1. Train, Train, Train

Scrum is very different from traditional development methods. Everyone on the team must receive adequate training and even coaching. You cannot just ask someone to read a book or attend scrum certification training and expect that person to lead the transition of an entire organization or even a single team.

The practice of scrum requires transitioning to an agile mindset. That requires training by an experienced professional. If budget allows, we suggest hiring a part-time agile coach to help the team remain focused on practicing scrum the right way, so they do not fall back into their comfortable, traditional practices.

If management does not invest in training, the team has little or no chance for a successful transition to scrum. You’ll probably end up practicing some inefficient hybrid form of scrum, what we call scrummerfall, which can result in more overhead and projects may even take longer than if your team remained traditional and never attempted scrum.

If you want a successful transition, train everyone on your team how to practice scrum and think with agility. Then, hire someone to help the team improve their practices. This is the Number 1 way to reduce risk.

For more information about how to successfully transition to agile, check out our post 5 Steps to Implement Agile.

2. Plan and Baseline Your Project

Those who don’t want to follow formal methodology often tell management that you cannot be agile if you have to plan beyond the current sprint. Nothing could be further from the truth! We affectionately call the practice of only planning sprint by sprint cowboy coding.  That’s not agile at all, it’s just chaos.

So to reduce risk, you must have a target product, priorities and planned public release dates. Recognize that the agile approach is different from the traditional way of planning. With traditional projects, you create work breakdown structures, which are task focused. With agile projects, you work with the customer to determine the most important product features, create a feature breakdown structure and plan for feature releases.

Organize the highest priority features for your first release, the next highest for your second release and so on. Write stories for the first release, start sprinting, start demoing and immediately start delivering value. With scrum, you don’t need to have all the answers to begin developing your product, but you do need to have a plan. Beginning with the end in mind is the Number 2 way to reduce risk.

For more information about how to successfully plan with agility, we suggest you read Chapter 2 of the GSD Scrum Handbook – GSD Gold Project Planning.

3. Consistent Velocity

Because scrum is so different from traditional methods, we recognize that at first the team may have trouble meeting its sprint commitment. If the team cannot meet their commitment sprint after sprint, then they have little or no chance of delivering on time. That’s why the Number 3 way to reduce risk is to help the team become more efficient.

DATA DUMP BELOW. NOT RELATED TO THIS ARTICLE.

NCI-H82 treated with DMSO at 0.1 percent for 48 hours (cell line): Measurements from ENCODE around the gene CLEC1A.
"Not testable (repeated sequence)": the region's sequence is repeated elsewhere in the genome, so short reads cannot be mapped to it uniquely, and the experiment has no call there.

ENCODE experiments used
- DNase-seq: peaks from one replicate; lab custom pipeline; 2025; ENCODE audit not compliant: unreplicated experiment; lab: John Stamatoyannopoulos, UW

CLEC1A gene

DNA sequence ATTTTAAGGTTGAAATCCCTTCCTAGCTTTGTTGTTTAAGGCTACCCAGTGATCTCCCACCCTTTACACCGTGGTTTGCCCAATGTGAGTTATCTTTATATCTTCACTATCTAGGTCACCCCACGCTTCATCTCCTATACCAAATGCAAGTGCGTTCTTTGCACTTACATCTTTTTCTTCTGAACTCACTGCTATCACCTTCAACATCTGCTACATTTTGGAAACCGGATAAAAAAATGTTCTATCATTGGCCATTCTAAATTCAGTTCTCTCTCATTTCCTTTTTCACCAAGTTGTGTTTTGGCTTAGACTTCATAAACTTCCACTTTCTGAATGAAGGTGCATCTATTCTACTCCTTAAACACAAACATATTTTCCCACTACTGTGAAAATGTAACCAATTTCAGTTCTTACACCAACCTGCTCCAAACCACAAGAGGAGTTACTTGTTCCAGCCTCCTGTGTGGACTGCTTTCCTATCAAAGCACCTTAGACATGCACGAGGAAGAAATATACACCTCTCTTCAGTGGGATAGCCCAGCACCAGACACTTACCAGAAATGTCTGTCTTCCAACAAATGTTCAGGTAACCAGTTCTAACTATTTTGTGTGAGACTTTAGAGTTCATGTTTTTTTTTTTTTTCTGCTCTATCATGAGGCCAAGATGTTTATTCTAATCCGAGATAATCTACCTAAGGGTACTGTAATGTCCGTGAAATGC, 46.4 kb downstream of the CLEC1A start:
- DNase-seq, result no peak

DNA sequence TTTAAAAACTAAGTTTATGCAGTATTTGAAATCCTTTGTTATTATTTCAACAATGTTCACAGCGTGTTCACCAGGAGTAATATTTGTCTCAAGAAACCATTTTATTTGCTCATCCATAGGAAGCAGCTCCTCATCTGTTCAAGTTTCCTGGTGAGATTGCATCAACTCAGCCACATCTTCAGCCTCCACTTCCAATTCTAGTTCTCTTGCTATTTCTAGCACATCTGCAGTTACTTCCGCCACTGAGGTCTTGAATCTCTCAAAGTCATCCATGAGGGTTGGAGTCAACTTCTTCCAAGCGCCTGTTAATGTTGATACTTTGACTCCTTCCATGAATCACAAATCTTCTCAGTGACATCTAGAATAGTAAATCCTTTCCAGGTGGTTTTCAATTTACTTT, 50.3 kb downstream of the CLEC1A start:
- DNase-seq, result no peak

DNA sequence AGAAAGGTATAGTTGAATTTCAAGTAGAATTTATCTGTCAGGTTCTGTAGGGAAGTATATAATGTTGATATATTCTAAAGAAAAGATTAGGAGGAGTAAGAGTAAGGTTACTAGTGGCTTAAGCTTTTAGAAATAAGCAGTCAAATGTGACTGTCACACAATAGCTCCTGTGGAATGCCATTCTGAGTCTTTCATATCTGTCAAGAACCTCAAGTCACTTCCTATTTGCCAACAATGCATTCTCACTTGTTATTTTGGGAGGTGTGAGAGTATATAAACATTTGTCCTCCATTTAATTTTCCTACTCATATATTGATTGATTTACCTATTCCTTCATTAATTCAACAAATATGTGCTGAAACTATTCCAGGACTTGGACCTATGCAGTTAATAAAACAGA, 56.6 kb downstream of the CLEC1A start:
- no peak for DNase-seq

If the team is not meeting its sprint commitment, a change of focus may be in order. A common mistake is to continue to focus on individual tasks rather than to holistically focus on completing the entire story. If your team’s primary focus is not on completing the story, then this change of focus can work wonders. Look at the burndown chart every day at the beginning of standup.

Reviewing the burndown is a daily reminder that the entire team must focus on closing stories.

Ensure everyone understands the story requirement and acceptance criteria when the story is picked up by the team. Because scrum accommodates changing priorities, stories written and groomed months ago can get pulled into a much later sprint than originally intended. Before the team starts designing and coding, make sure everyone involved with the story truly understands its requirement. While the developers design and code, the quality assurance testers should immediately start writing test cases to validate the story. This ensures the team is ready to test as soon as the story is coded and unit tested, reducing the gap between development and test.

Conduct a Retrospective at the end of every sprint. This is the best time to focus on what went right, where the team needs to improve and to implement much needed changes that improve performance and reduce risk. I cringe when teams tell me they don’t have time for Retrospectives. In reality, nothing could be farther from the truth.

Common opportunities for improvement include: Everyone needs to write better stories, lack of commitment from the Product Owner and stories are carrying over sprint after sprint. If you have issues in these areas, check out these posts: Write Better Stories,  Bad Behavior on a Scrum Team and Maximize Velocity in a Two Week Sprint.

When the entire team understands scrum, commits to a realistic product development timeline and completes work with consistent velocity, risk is greatly reduced.

Cynthia Kahn

Cynthia Kahn  503.799.5500